The Best Blending Brushes for Painting: Understanding Their Capabilities and How to Choose the Right Ones for You
What kinds of blending brushes to look for
When it comes to blending, there are two main types of brushes to consider: natural and synthetic. Natural brushes are made from animal hair, typically hog bristle, sable, or squirrel. Synthetic brushes are made from nylon or other synthetic fibers. Both types have their pros and cons, so let's dive in and learn a little more about each.
Natural brushes are a favorite among oil painters, as they offer a lot of control and spring. Hog bristle brushes are the most commonly used natural brushes for blending. They are durable, stiff, and hold their shape well, making them a great choice for blending and working with thicker paints. Sable brushes are another popular choice, as they are soft and supple, making them ideal for blending delicate details and achieving smooth gradations. Squirrel brushes are less commonly used, but they offer a unique blend of softness and spring that makes them great for blending fine details and working in tight spaces.
Synthetic brushes are a popular choice for artists working in acrylics and watercolors, but don't be hesitant to try them with oils either. Sometimes I prefer to use synthetic regardless of what medium I'm working in. Nylon brushes are the most commonly used synthetic brushes for blending. They are soft and flexible, which makes them ideal for blending smooth gradations and creating fluid washes. Other synthetic fiber brushes like Taklon and Polyester are also popular for blending as they are also affordable and hold their shape well.
When choosing a brush for blending, consider what type of paint you'll be using, as well as your personal style and the art you want to create. If you're looking for a brush that will provide a lot of control and precision, a hog bristle brush is a great choice. If you're looking for a brush that will provide a smoother, more fluid blend, a sable or synthetic brush is a better option. Sometimes there's a sweet spot somewhere in the middle of all this, so test continuously in your process to learn what's best for you.
No matter what type you choose, just make sure to choose brushes that are well-made, have the right bristle shape, and are appropriate for the type of paint you're using. With the right brushes in hand, you'll be able to achieve the perfect blend, and your paintings will come to life with depth, texture, and vibrancy.
The best blending brushes to shop for
When it comes to specific brands and styles of brushes that are best for blending, here are some popular options to check out:
For Natural Brushes:
- Winsor & Newton Series 7: This classic brand offers a range of high-quality sable brushes that are ideal for blending. The Series 7 brushes are particularly popular, as they offer excellent spring and control.
- Da Vinci Maestro: This brand offers a range of natural brushes that are well-regarded by artists. Their Maestro line features a variety of bristle types, including sable and squirrel, making them a great choice for blending.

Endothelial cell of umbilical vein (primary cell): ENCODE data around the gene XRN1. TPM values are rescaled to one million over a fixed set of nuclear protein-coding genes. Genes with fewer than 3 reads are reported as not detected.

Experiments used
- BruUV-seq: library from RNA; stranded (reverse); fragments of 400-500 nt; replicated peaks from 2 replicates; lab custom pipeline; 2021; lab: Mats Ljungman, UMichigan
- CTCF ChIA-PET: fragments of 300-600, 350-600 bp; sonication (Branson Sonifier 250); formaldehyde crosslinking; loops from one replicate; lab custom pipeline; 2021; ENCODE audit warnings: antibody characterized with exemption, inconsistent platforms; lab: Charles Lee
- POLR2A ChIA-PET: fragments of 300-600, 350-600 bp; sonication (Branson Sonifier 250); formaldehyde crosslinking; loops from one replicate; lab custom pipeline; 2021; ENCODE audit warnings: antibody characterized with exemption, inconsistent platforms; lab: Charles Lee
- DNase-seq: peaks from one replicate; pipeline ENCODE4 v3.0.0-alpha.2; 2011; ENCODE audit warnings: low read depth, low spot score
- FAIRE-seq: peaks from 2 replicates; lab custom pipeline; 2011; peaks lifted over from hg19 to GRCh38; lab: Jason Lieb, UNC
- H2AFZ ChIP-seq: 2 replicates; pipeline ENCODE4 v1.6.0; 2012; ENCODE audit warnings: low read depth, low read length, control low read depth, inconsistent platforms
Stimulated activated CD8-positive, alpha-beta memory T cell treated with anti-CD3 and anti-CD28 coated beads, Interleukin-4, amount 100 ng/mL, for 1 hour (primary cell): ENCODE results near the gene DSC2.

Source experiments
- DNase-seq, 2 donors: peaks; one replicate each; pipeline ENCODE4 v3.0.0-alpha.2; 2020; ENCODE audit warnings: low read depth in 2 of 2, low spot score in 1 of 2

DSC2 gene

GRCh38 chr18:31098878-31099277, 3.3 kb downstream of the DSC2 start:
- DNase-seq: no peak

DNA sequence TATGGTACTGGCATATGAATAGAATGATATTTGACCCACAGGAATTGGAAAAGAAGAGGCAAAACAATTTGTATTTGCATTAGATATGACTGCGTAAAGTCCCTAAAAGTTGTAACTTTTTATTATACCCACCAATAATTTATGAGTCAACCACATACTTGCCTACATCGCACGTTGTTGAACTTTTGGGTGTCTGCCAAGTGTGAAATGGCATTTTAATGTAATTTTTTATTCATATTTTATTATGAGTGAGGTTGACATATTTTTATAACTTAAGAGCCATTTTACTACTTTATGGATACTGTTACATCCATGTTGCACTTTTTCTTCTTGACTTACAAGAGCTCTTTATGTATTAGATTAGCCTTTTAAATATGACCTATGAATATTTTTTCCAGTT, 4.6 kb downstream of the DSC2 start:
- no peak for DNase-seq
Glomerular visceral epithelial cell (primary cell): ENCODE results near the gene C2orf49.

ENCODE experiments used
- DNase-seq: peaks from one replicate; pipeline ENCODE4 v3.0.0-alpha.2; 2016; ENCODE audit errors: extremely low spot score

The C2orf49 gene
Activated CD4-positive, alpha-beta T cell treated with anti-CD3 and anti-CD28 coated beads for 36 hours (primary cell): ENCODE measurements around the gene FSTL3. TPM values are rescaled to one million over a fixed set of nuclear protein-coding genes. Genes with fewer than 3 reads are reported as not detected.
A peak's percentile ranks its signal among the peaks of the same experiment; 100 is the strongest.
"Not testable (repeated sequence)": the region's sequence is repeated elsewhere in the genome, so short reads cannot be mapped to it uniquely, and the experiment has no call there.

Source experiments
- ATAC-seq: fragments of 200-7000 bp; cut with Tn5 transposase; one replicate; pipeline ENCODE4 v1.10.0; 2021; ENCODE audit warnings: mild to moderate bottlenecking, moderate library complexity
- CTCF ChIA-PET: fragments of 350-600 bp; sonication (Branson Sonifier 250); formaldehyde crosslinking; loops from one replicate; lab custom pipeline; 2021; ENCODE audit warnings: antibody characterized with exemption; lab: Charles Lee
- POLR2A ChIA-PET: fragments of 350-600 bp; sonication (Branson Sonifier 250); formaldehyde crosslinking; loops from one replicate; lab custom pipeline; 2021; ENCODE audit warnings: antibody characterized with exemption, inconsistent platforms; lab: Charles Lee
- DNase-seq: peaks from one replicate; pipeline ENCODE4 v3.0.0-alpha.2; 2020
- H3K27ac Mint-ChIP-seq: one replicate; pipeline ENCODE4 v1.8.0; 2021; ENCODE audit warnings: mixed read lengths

- Robert Simmons: This brand offers a range of brushes that are popular with acrylic, oil and watercolor artists. Their Signet line features hog hair brushes that are ideal for blending. The fan blenders in this line are some of my favorite for large areas when I'm working in oils.
For Synthetic Brushes:
- Liquitex Professional: This brand offers a range of synthetic brushes that are ideal for artists working in acrylics. Their professional line features brushes made from high-quality nylon fibers, making them a great choice for blending.
- Princeton Neptune: This brand offers a range of synthetic brushes that are well-suited for blending. Their Neptune line features a range of brushes with different bristle shapes and sizes, making them a versatile choice for artists working in watercolors or acrylics.
- Royal & Langnickel Zen series: This brand offers a range of synthetic brushes that are well-suited for blending. The Zen series features a variety of brushes with different bristle shapes and sizes, making them a great choice for artists who want to achieve a smooth, fluid blend.
In addition to the above brands, it's worth considering other attributes like bristle shape, size, and density when choosing a brush for blending. Flat brushes, for example, are great for laying down large areas of color and blending large areas, while round brushes are ideal for blending smaller, more detailed areas. If possible, you should always experiment working with different brushes to find the ones that you like best and work for your painting style.
My secret weapon for blendingIn addition to the Fan Blender which I mentioned above, there's one more that I don't think I could live without when it comes to creating smooth and unique blends. The Round Blender Brush is one of the nicest little brushes I've used for blending both oils and acrylics. This brush has just enough bounce combined with a perfect smoothness that allows you to create really controlled blends. I use this brush for tight areas as well as nice, soft, dynamic textures in things such as clouds. If I had to pick only two brushes to have in my arsenal, these two would be it.
Whether you opt for natural or synthetic brushes, just remember that nothing beats trial and error. Take the time to experiment with different brushes and don't be afraid to invest in a few higher-quality brushes. Having the right tools can help you achieve the beautiful, seamless blends that you're after. Hopefully this has helped give you a few new things to think about when it comes to your blending quiver. Happy blending!
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I'm Chuck Black, landscape and wildlife artist based in Southwest Montana.
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